In an article by Jeff Sonderman of Poynter.org, he claims that most Americans now get news on a digital device – and 70% of that news is discovered on a laptop or desktop computer. 23% of people get their news on a mobile phone. This creates a stronger sense of urgency in the online world – and shows that while traditionally we went looking for news – today news finds us.

What are some disadvantages of online news? Why?

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Kony 2012: The elements of going viral

If you’ve spent time on the Internet lately, you’ve probably noticed many posts, blogs, tweets and news articles about KONY 2012. Kony 2012 is a video that aims to make Joseph Kony, a Ugandan guerilla group leader, famous to help lead to his capture. Kony 2012 was created after an initial documentary film “Invisible Children” was made in 2005 and shown at small film festivals around the world. The video posted on Monday, March 5 was a mash-up created with the help of the celebrity sponsors – or as they call them, “culture makers”. The video was launched on the Internet after enough people had contacted “culture makers” like Oprah, Ellen, De Generes, Taylor Swift, Justin Bieber and Bill Gates and these celebrities responded with supporting tweets or messages. (The website has a section where people can automatically tweet or message their suggested culture makers or celebrities).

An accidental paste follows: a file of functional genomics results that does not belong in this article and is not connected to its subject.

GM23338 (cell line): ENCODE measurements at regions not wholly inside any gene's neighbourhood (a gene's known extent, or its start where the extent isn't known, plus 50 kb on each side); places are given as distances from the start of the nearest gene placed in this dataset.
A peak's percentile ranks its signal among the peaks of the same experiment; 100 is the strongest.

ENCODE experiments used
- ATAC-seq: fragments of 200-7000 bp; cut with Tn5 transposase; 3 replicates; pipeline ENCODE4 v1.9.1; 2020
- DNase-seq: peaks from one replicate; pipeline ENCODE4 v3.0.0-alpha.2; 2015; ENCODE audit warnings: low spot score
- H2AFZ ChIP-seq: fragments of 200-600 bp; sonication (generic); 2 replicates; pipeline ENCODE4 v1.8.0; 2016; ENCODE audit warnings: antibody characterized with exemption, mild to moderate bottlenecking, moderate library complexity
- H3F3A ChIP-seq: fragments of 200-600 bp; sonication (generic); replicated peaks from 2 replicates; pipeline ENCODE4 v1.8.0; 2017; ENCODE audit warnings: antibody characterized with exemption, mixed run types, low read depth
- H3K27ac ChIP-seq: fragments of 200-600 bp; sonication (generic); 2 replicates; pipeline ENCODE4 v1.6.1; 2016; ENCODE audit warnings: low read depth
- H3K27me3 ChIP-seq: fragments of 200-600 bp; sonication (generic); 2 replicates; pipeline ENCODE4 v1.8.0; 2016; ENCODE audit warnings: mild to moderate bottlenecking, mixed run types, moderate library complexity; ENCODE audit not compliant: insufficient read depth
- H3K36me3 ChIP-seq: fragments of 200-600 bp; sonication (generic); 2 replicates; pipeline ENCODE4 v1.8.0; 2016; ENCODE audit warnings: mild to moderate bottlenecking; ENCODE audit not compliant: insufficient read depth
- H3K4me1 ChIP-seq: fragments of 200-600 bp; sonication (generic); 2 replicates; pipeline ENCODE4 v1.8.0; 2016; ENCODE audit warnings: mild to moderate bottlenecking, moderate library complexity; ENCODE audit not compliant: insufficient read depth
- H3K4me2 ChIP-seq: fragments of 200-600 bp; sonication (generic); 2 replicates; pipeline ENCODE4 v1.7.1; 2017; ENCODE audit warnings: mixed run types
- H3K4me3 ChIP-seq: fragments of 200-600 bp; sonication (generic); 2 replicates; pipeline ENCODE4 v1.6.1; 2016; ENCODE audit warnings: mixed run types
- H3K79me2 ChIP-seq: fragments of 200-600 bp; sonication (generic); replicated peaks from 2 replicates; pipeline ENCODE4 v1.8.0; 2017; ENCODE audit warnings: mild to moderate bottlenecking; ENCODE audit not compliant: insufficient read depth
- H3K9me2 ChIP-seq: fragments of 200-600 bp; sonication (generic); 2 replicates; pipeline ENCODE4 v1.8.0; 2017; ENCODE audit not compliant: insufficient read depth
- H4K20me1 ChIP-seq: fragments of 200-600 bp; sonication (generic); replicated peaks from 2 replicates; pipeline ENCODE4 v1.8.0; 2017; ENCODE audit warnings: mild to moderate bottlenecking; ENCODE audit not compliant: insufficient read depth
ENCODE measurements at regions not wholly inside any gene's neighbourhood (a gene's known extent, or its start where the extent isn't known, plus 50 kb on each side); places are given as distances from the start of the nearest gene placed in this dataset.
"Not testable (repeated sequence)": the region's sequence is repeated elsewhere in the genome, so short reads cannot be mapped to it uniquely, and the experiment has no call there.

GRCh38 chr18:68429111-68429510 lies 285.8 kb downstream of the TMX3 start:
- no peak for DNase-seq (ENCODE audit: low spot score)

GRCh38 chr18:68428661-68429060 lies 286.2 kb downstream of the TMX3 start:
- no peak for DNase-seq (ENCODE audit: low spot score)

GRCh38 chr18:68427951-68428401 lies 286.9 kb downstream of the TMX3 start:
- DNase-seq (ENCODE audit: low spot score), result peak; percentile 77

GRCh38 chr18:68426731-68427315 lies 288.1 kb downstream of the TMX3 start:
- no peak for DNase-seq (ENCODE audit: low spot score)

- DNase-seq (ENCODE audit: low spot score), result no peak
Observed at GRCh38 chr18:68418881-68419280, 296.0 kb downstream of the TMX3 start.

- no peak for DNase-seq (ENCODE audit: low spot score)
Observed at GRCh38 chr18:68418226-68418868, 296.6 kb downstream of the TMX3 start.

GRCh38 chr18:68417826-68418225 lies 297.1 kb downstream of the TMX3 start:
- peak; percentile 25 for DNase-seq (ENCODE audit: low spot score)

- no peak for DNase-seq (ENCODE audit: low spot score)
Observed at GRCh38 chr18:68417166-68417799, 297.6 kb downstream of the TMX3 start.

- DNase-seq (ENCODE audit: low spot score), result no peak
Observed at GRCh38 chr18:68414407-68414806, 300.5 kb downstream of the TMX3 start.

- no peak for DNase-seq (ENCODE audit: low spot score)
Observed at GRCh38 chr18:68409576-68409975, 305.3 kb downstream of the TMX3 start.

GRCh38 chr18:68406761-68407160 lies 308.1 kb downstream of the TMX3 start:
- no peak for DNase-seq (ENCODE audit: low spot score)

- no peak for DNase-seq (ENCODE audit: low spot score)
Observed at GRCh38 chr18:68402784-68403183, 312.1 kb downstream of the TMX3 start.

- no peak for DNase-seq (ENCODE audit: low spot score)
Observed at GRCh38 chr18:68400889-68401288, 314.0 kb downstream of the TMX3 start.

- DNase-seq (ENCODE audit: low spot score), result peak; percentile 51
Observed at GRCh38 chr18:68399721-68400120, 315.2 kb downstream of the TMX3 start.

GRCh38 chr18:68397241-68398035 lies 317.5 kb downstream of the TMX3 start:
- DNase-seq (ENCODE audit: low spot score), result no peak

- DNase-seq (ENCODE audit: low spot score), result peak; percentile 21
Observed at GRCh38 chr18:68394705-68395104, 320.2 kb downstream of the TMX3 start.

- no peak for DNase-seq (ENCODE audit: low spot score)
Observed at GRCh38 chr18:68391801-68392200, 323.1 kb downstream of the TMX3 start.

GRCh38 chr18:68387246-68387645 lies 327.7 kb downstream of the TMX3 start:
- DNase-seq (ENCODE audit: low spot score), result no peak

Here’s a break down of how KONY 2012 went viral:

  1. The creators of the video, the charity Invisible Children, already had a strong social media presence before the video – estimated at 1,000,000 Facebook fans and 100,000 Twitter followers.
  2. In the video, the founders repeatedly ask people to take action on social media to spread the word (in between clips of children crying). They took emotionally devastating imagery and combined it with an easy way for you to help, by spreading the word on social media.